The beans have been trimmed, blanched, flash frozen and bagged up for the winter months.  So have the spring onions, for use in stir fries.  The cucumbers are being eaten as fast as they can ripen!

Yesterday we drove up to Leominster as there had been an antiques warehouse barn clearout highlighted in the trade gazette we picked up.  No real bargains for us, but we had a nice day out, looking around the other antique shops, and I had a delicious slice of Lemon Meringue Pie when we sat down for a cuppa.    We just bought a few things - printed wooden buttons, a book on getting in touch with your psychic self, 3 mahogany Regency chair legs (OH says he has something in mind for them!) and a couple of embroidered cushion covers which need a stitch or two.  I also paid more than I wanted to/it was worth for a bag of oddments of craft wool and several cards of very fine beige/fawn darning wool, which is what I really needed, to repair a geriatric Welsh shawl which has a few moth-holes.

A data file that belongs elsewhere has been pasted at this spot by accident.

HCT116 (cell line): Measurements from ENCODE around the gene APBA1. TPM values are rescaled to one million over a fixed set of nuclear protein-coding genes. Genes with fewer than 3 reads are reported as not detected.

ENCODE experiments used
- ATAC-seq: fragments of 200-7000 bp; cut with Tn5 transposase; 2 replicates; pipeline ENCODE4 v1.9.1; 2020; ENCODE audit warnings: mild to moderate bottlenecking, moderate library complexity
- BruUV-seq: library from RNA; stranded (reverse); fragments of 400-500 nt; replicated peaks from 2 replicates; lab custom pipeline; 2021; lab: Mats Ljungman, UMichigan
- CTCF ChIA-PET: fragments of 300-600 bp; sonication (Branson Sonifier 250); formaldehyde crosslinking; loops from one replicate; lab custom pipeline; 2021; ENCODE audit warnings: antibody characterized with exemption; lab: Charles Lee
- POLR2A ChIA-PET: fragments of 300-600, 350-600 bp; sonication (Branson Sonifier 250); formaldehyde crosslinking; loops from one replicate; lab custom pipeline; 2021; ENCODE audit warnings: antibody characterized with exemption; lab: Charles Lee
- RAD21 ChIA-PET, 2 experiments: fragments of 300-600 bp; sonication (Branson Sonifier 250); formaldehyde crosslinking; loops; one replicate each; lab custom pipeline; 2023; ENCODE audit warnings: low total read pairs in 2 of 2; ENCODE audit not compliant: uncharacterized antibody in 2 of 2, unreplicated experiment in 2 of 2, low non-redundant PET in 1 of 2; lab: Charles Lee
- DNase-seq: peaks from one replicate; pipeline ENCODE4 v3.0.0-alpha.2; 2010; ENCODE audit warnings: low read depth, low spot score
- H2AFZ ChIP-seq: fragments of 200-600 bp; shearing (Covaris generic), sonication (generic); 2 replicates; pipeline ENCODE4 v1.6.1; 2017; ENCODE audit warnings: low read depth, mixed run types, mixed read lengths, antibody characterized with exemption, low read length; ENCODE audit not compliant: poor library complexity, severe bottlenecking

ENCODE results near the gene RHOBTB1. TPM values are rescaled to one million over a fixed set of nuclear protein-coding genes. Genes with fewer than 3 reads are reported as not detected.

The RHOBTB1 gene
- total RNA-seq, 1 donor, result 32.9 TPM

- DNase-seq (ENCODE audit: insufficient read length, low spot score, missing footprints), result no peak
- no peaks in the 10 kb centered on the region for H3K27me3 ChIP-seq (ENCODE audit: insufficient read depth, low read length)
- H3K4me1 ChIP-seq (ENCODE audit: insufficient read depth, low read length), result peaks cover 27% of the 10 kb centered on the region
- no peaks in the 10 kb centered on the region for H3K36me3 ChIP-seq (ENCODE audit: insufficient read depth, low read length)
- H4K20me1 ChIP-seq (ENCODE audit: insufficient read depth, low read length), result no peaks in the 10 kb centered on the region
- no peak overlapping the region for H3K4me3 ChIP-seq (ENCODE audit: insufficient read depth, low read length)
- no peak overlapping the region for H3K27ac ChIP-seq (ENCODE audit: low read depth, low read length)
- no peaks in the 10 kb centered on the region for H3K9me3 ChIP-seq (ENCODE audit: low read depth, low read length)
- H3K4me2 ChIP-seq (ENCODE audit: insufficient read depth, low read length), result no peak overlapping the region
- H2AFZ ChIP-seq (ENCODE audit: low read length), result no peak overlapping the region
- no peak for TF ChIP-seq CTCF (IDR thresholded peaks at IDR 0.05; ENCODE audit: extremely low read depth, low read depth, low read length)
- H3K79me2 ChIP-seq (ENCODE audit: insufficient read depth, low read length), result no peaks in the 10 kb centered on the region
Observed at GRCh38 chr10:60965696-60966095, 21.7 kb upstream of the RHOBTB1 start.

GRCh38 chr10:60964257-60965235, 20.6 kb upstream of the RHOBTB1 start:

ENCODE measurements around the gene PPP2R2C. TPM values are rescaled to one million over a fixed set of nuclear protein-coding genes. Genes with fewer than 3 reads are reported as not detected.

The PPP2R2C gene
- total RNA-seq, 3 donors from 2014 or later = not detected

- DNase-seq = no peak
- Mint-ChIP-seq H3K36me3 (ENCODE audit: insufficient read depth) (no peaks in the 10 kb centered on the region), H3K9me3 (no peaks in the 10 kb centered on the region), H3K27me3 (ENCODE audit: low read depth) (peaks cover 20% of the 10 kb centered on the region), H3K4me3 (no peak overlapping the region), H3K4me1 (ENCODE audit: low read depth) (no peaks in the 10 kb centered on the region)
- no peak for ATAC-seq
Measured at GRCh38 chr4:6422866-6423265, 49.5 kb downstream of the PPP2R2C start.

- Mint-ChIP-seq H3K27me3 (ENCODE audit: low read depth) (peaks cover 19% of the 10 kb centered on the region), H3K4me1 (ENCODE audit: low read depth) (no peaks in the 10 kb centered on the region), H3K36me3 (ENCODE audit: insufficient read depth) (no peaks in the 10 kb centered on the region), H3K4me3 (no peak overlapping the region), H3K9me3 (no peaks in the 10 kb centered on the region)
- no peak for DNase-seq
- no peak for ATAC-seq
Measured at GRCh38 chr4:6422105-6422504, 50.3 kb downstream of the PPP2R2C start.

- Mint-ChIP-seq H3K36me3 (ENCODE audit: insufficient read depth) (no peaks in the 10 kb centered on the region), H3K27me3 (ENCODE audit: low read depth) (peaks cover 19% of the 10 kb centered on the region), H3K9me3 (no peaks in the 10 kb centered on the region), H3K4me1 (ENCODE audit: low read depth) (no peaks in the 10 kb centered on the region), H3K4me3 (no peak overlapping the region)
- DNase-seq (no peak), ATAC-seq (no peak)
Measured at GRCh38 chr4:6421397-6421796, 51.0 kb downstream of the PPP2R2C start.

On the way back we stopped at the junky antique shop and although I didn't find any more cards of darning wool, I did find some American craft magazines which had been sold through Borders bookshop when it was still open (and I miss it still).  One was Sew Somerset, and the other two Cloth Paper Scissors, all dealing with mixed media and creative sewing.  I need my brain stretched!  I looked on Fleabay to see if I could add to this small collection and found they were desirable and fetching good money.  One of the mags I had bought was £11.95 on there!

I had a definite feeling of Autumn yesterday, as we drove past the dried, sun-bleached grass of the verges, fallen leaves encouraged to drop early by last months' sun and lack of rain, fields which had been harvested and just stubble and large bale straw remaining and fields in anticipation of next year's harvests.  The beautiful Rosebay Willowherb of my header photo is romping up its pyramid of flowers and soon will be covered in cotton wool strands from its seed pods.  The creamy froth of the Meadowsweet is already over and the earlier Umbellifers brown seedheads.

The Swallows have been lining up on the telephone wires here - the last group of nestlings taking their flying lessons and then lining up to be fed - in strict order! - by their parents.  Soon they will be leaving us for Africa.

We have plans afoot - I will say no more now - but leave you on tenterhooks until September arrives . . . not to do with house-selling, sadly, but something positive all the same.